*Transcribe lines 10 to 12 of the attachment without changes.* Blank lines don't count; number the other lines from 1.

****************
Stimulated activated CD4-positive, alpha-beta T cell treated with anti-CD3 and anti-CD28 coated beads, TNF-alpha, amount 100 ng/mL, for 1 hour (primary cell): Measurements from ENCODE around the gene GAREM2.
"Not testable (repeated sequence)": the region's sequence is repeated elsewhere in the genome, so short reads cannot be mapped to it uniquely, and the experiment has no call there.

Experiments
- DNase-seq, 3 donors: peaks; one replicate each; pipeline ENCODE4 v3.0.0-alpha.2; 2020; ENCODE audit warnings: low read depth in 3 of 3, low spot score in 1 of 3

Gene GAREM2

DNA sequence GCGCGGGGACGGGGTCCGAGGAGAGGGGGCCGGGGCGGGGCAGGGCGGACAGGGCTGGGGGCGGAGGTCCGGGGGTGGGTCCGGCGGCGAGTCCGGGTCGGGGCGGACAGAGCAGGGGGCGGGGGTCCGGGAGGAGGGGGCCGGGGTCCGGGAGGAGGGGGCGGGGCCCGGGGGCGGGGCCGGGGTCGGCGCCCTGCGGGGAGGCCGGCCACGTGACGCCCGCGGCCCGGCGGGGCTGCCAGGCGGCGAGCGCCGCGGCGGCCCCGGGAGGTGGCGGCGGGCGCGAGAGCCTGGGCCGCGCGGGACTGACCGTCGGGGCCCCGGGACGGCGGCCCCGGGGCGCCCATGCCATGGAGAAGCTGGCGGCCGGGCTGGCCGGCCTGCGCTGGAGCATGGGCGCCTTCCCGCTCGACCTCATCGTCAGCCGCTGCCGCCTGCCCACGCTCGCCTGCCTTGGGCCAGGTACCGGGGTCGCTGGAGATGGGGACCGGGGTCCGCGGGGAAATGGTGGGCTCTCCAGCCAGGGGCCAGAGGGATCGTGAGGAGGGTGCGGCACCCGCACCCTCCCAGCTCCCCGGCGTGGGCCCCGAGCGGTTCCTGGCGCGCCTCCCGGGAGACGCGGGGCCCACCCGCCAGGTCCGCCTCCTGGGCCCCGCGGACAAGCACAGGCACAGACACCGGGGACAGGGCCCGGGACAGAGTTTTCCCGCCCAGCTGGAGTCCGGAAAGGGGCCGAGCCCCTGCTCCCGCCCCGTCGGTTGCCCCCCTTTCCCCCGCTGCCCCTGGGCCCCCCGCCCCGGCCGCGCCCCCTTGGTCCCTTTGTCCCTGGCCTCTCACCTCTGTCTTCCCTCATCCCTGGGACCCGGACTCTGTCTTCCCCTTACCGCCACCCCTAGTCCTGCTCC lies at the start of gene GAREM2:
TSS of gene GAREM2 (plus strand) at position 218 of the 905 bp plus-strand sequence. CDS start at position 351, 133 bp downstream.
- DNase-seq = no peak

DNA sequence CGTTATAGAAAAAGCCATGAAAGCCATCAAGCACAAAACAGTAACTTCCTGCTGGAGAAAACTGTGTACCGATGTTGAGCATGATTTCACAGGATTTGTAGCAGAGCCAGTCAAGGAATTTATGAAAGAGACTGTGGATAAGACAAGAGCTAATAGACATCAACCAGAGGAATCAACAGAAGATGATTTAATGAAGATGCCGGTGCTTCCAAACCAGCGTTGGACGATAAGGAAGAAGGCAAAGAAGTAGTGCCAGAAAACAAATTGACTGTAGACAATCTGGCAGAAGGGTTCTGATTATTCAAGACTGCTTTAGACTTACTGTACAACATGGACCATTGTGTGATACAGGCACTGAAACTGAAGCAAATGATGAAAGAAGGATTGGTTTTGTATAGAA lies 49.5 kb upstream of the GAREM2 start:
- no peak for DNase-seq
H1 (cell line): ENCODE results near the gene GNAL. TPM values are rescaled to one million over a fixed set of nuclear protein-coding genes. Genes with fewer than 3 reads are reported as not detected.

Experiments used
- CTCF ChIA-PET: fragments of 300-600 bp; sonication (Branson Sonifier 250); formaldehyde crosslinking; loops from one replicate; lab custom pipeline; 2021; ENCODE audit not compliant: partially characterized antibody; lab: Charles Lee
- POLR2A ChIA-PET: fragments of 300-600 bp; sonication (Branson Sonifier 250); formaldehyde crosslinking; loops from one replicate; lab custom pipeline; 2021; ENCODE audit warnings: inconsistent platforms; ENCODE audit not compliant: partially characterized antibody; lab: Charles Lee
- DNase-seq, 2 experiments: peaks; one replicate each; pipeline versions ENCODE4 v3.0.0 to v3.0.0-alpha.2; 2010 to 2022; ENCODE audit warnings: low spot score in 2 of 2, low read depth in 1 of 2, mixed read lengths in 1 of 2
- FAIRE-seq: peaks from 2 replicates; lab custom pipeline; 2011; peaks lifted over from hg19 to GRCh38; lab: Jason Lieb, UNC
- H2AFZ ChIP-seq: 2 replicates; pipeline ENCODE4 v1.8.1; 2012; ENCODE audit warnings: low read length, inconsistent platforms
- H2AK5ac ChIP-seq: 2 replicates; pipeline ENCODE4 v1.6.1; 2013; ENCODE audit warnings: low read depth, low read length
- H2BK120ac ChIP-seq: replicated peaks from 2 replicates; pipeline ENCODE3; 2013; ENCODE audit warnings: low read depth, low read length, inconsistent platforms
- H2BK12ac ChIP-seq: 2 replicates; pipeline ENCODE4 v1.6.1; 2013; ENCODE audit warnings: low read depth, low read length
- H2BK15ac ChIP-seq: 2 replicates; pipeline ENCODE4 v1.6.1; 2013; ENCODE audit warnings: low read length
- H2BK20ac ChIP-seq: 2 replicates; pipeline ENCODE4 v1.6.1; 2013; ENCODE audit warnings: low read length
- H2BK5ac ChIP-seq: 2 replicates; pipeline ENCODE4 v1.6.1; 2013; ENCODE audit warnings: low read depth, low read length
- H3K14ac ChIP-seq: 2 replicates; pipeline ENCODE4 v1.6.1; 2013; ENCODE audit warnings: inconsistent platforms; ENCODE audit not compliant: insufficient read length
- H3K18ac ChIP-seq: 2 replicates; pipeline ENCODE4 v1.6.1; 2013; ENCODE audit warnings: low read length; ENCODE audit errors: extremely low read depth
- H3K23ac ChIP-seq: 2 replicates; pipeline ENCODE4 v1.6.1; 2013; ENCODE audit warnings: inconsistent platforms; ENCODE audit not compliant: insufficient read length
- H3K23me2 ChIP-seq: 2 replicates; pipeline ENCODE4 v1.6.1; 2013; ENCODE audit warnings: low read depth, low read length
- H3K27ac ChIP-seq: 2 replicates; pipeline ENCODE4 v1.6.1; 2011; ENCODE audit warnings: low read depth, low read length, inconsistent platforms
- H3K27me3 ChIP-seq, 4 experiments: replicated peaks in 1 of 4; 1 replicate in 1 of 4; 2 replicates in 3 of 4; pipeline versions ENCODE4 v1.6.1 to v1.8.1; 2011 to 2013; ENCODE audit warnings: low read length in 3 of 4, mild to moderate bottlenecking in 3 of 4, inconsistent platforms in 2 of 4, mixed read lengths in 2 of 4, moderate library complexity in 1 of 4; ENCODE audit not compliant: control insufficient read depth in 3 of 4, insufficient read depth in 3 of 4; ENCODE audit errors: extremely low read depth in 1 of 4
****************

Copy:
- no peak for DNase-seq
H1 (cell line): ENCODE results near the gene GNAL. TPM values are rescaled to one million over a fixed set of nuclear protein-coding genes. Genes with fewer than 3 reads are reported as not detected.

Experiments used